After making good progress on a React web app that I’ve been working on, I decided to work on making it a native app. The application already integrates text message reminders (using the Twilio API), and I think it makes sense to work on building a mobile app, so that the user doesn’t have to use a desktop or laptop.
Also, after my background in social services work, I’m particularly interested in building apps that are accessible. Many of the people I worked with in my previous job didn’t have a computer and having a smartphone was the ONLY way that they could get in touch if there was a problem, send emails, and look up and apply for programs from which they were interested in receiving assistance. That doesn’t even take into consideration the number of people that I worked with who didn’t have a smart phone. Building a React Native app is my first step in improving accessibility. Moving to an entirely SMS based texting option for users who don’t have reliable internet access is my next step after that.
The documentation for getting started with React Native is pretty good, although getting everything installed turned out to be a little more time-consuming than I was originally anticipating. I decided to compile all of the terminal commands and information that I had to google into one place for easy reference.
Here are the steps that I used to get everything installed so I could start building an app!
I followed the Quick Start documentation, which was a great starting point.
I started by running
npm install -g create-react-native-app
create-react-native-app level //level is the name of my app
That took quite a while but overall worked smoothly, but when I got to actually running yarn start, I encountered some problems.
The terminal output directed me to view this discussion on the react native app issues page, or suggested installing watchman or running some sudo commands.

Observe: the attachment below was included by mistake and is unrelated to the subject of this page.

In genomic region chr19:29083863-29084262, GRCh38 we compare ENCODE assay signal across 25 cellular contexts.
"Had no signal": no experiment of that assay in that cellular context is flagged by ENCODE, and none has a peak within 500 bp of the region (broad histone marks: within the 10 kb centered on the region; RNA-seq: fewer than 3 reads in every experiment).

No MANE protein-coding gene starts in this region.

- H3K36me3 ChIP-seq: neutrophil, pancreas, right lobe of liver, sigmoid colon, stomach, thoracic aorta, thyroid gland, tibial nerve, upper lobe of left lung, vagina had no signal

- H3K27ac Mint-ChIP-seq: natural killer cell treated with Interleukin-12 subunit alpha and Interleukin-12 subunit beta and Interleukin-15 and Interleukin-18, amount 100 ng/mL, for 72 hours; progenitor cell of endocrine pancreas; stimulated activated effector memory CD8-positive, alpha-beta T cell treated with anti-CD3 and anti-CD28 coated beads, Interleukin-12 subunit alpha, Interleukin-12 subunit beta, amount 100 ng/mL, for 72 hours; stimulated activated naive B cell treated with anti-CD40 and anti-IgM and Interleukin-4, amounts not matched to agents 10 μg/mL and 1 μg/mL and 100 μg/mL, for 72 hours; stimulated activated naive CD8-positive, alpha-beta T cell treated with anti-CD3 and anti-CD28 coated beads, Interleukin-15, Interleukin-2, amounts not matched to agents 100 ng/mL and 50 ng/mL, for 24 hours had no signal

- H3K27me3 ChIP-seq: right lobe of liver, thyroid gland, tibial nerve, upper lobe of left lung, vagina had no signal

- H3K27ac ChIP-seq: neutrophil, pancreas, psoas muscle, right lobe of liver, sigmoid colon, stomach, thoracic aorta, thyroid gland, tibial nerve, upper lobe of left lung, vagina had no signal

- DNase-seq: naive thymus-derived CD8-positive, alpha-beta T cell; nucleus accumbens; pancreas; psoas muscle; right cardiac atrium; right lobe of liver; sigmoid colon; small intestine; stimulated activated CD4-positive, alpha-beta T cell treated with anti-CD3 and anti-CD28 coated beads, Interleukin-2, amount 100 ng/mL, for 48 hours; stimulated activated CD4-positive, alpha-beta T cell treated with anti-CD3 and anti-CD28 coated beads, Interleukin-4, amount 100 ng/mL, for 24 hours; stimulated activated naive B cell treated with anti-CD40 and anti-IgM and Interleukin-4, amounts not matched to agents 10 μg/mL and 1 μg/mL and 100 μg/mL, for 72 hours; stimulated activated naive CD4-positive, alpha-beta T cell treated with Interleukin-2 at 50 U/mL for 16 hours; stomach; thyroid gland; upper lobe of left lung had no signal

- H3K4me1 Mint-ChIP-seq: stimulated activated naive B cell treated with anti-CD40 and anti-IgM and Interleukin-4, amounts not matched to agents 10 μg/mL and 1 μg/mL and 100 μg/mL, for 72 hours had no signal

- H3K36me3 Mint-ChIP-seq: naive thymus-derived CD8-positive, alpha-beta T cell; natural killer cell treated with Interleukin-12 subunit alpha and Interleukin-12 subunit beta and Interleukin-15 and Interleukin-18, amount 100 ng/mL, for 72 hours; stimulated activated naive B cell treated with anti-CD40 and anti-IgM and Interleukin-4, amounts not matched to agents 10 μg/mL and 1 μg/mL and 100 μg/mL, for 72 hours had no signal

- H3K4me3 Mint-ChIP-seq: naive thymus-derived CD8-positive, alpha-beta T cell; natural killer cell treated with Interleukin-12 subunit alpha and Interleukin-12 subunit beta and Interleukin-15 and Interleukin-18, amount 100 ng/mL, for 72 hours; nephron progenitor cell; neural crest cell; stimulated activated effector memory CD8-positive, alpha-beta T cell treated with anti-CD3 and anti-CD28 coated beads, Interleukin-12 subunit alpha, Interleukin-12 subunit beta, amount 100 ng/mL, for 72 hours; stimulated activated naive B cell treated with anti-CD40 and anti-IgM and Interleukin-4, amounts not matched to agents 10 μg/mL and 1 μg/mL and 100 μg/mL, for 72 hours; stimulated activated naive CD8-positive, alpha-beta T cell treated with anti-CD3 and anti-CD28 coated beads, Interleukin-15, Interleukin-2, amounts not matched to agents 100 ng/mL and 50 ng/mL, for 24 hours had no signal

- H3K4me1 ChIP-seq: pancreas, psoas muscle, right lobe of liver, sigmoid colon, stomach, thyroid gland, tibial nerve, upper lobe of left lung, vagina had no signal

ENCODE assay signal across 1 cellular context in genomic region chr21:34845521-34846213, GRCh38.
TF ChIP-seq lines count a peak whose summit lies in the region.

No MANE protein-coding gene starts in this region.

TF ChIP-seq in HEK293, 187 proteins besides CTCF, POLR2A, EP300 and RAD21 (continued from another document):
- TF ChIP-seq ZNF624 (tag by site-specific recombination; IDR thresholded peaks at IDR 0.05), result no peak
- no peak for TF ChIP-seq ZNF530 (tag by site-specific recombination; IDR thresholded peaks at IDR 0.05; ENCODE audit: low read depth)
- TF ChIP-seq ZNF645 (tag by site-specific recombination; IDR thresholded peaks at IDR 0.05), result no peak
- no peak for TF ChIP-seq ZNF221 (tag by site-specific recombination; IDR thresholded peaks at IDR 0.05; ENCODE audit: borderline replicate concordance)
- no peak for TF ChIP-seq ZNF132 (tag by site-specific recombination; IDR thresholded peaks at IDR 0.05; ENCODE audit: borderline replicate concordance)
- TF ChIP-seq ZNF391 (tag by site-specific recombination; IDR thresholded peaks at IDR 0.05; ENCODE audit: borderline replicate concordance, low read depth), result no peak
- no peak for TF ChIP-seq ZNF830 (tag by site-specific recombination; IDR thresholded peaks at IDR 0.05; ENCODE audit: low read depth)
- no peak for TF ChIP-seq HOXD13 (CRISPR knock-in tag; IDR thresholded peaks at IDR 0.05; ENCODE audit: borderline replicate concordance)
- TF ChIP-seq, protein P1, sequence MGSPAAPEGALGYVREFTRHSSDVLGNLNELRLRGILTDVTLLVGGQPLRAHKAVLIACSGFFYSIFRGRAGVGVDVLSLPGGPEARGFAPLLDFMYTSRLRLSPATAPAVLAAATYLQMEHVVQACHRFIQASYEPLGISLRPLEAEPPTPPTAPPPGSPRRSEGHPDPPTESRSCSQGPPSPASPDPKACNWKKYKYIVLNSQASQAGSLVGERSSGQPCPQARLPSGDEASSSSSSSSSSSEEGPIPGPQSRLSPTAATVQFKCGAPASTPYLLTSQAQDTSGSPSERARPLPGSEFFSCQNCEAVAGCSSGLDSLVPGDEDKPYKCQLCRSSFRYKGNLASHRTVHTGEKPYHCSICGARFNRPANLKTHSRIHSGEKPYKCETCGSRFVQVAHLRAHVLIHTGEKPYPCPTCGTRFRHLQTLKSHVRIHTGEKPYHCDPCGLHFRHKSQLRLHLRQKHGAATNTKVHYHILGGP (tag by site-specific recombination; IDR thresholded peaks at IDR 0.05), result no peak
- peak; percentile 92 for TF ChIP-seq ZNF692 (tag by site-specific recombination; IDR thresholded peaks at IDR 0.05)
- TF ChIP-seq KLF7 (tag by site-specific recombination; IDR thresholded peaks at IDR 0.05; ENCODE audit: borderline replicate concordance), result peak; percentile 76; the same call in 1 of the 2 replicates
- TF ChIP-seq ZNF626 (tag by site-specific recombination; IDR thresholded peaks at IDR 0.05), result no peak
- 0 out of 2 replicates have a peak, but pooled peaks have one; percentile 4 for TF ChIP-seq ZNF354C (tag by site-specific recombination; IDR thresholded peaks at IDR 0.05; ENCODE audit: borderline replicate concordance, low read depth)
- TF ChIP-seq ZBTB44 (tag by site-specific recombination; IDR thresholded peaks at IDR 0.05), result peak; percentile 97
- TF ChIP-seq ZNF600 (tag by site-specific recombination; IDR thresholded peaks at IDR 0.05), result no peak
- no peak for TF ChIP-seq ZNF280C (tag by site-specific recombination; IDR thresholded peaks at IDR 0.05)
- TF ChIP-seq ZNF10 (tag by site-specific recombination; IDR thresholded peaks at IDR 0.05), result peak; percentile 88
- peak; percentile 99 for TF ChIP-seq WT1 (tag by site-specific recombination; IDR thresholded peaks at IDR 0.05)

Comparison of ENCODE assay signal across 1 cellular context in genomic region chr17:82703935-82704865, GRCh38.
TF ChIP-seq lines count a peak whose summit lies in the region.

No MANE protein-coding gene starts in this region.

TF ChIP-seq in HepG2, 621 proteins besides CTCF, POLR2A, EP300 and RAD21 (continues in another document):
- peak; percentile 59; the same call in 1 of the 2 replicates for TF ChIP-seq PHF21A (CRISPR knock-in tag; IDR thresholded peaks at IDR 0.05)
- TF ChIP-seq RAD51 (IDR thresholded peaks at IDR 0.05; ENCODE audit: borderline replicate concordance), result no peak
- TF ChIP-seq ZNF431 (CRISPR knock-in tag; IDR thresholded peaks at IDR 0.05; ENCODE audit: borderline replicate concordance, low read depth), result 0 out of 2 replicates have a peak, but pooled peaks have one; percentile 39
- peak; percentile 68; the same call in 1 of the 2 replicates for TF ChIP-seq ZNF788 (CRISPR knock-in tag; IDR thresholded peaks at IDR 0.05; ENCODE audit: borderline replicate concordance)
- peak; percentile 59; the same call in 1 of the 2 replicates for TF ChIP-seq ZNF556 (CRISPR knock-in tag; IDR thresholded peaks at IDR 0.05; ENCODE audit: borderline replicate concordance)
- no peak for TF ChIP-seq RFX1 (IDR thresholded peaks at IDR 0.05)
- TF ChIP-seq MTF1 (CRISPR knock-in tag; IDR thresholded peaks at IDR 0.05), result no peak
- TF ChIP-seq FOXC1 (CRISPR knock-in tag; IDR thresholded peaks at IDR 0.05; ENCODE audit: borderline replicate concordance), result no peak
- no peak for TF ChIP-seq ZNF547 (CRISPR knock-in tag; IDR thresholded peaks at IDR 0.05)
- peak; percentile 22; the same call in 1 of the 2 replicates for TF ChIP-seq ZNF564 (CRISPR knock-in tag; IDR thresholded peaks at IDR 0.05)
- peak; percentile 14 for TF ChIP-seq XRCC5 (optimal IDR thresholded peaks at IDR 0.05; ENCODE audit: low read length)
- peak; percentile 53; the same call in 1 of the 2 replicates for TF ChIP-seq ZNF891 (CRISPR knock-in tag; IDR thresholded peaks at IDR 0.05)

I read over the issues page, and decided to investigate Watchman, which I’d never heard of before.
“Watchman exists to watch files and record when they change. It can also trigger actions (such as rebuilding assets) when matching files change.”
Okay, that seems like it would be helpful in this instance. To install watchman on OS X, first update your homebrew, and then install.
brew install watchman
While my homebrew was updating and watchman was installing, I downloaded the Expo app on my phone, which is an app for building React Native apps.
I also downloaded Expo to my MacBook. When I opened the application, I could see that it had created the initial project, but I had two warnings that I needed to address.
The first was a pretty simple revert to an older version of my npm package, which you can run using
npm install -g firstname.lastname@example.org
I checked to make sure the version reverted correctly
After that, I checked out the documentation for Quick Start with Expo. It has a pretty different start process, which is literally just creating a new project via the app. I did this succesfully, and was able to cd to the project from my terminal, and use the QR scanner on my phone Expo app to open the project that’s running on mobile.
Here’s what the default looks like on a mobile screen once you connect to your project
Overall, this was pretty successful, although I wish the documentation had been a little bit easier for me to understand if and how I could do this process from the terminal to build in React Native without using Expo. It seemed to me like React Native documentation for quick start, which directed me to use the Expo app on my phone didn’t really make sense, but I’m definitely going to be looking into if that’s true, or if I just didn’t understand the documentation well enough.
Stay tuned for Part 2, as I work through building some static pages for my app, and then Part 3, when I tackle forms!
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